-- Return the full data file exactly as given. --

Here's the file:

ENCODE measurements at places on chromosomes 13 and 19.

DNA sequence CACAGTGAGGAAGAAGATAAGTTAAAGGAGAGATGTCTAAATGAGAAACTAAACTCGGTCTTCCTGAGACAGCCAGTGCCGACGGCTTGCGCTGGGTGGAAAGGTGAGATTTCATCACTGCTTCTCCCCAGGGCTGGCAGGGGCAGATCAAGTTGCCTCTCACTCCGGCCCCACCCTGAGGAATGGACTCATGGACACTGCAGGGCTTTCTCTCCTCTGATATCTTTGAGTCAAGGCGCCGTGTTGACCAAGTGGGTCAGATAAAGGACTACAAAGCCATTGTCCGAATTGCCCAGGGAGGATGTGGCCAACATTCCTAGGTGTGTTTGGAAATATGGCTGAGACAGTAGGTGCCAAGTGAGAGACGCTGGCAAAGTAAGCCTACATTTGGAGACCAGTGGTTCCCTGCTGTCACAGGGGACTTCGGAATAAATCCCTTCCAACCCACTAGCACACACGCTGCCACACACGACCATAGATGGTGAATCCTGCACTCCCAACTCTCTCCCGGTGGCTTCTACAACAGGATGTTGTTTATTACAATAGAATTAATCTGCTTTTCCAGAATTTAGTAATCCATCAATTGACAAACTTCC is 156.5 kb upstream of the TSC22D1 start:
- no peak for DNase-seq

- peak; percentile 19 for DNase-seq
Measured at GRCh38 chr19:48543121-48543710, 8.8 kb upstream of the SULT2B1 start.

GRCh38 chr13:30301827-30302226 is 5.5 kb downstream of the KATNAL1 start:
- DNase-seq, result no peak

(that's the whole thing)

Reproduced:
ENCODE measurements at places on chromosomes 13 and 19.

DNA sequence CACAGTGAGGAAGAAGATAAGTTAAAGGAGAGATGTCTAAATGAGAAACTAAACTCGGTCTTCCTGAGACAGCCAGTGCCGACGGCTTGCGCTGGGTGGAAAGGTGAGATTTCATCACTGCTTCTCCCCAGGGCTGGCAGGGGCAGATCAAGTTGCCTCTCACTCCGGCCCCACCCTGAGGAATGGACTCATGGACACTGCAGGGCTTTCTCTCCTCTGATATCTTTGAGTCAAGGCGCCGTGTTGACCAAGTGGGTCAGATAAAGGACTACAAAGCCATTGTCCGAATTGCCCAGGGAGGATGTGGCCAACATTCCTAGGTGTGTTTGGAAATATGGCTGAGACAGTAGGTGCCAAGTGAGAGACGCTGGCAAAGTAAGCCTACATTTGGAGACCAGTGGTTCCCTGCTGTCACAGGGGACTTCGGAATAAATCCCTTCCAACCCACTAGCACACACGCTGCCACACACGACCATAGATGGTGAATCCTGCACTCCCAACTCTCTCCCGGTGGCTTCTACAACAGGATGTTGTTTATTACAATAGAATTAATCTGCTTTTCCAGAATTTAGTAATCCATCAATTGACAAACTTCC is 156.5 kb upstream of the TSC22D1 start:
- no peak for DNase-seq

- peak; percentile 19 for DNase-seq
Measured at GRCh38 chr19:48543121-48543710, 8.8 kb upstream of the SULT2B1 start.

GRCh38 chr13:30301827-30302226 is 5.5 kb downstream of the KATNAL1 start:
- DNase-seq, result no peak